UAE’s Masdar promises to power 90 000 Angolan homes
Masdar, a renewable energy business from Abu Dhabi, intends to build a 150 megawatt (MW) solar photovoltaic project in Angola, which will provide renewable energy to 90,000 homes, while also creating hundreds of jobs stimulating economic growth, and lowering carbon emissions.
During the recent UN climate change conference, COP28, held in Dubai, Masdar signed an agreement with Angola's Ministry of Energy and Water to build and operate a ground-mounted solar power facility in the Quipungo district of Hulia province.
According to the two parties, the area, in southern Angola, has high levels of solar irradiation, but lacks access to reliable electricity.
The deal was signed by Angola's Minister of Energy and Water, Joao Baptista Borges, and Masdar's CEO, Mohamed Jameel Al Ramahi.
The project is intended to generate up to 600 jobs and provide renewable energy to 90,000 families in a region where electricity availability is a major issue.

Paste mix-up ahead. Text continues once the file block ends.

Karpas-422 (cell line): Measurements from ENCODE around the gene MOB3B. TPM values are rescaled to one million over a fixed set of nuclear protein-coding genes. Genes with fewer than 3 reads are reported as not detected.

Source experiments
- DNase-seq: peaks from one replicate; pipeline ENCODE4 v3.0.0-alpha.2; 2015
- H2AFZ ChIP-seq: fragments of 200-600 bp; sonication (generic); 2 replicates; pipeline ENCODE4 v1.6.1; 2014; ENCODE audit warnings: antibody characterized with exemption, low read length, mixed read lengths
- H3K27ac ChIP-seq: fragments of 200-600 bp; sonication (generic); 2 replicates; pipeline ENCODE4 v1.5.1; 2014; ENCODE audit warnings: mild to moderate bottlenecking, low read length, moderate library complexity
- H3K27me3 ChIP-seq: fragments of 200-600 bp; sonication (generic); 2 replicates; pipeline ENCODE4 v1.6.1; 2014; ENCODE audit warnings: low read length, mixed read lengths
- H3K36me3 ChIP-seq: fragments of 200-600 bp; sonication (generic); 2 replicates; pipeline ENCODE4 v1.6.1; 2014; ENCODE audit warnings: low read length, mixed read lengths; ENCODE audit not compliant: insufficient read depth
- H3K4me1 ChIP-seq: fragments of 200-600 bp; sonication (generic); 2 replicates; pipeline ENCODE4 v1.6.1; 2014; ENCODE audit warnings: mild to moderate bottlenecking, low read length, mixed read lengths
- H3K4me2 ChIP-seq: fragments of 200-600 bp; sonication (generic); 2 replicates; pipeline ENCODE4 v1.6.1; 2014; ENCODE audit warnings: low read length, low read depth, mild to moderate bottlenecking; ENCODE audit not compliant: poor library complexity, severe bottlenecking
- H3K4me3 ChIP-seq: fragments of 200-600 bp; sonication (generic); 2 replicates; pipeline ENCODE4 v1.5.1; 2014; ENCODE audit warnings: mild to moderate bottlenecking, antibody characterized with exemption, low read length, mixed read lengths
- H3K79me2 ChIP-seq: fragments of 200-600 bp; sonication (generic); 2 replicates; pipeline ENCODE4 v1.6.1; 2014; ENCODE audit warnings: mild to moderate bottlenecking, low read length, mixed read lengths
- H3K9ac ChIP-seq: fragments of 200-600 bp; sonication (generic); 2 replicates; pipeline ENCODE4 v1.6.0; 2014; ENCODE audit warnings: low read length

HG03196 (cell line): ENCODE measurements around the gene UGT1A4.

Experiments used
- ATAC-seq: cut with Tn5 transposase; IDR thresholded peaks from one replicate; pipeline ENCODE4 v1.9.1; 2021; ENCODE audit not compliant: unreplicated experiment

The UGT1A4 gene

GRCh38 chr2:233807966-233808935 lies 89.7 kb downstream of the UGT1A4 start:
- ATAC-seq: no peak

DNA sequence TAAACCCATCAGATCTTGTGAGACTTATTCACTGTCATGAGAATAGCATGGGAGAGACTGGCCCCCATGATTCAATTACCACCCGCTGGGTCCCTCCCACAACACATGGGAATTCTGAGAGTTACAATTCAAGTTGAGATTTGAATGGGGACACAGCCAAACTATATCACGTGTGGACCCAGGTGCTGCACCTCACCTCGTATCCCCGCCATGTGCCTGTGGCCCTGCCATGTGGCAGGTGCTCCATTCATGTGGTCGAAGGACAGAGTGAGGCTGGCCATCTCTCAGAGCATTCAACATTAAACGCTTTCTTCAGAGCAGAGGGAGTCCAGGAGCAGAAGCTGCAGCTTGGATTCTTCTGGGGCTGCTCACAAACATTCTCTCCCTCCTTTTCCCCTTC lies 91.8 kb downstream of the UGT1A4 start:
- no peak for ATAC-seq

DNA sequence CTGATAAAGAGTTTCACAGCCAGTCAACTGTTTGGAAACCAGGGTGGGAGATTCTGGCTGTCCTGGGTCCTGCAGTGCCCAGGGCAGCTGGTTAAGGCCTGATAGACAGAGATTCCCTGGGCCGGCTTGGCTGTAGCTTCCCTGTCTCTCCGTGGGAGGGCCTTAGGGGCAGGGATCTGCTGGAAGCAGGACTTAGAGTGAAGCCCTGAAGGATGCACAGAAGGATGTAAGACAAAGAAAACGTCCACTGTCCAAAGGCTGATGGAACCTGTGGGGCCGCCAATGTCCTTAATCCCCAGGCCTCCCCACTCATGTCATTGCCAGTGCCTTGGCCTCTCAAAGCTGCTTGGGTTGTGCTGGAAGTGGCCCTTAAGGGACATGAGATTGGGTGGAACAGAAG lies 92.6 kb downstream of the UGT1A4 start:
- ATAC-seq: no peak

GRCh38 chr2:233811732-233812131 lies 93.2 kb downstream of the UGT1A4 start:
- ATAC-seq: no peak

The Quipungo solar project is part of Masdar's larger pledge, stated in January during Abu Dhabi Sustainability Week 2023, to create five gigatonnes (GW) of renewable energy projects in Angola, Uganda, and Zambia.
The agreements were made under the auspices of Etihad 7, a global development fund established by the UAE to supply clean electricity to 100 million Africans by 2035.
"Africa has what it takes to become the world's renewable energy powerhouse," said Dr Sultan Al Jaber, UAE’s Minister of Industry and Advanced Technology; chair of Masdar; and COP28 President.
“We will continue to work with Africa for Africa at COP28 and beyond. The UAE stands shoulder to shoulder with our African friends in our pursuit of a just energy transition at this COP of action and COP for all."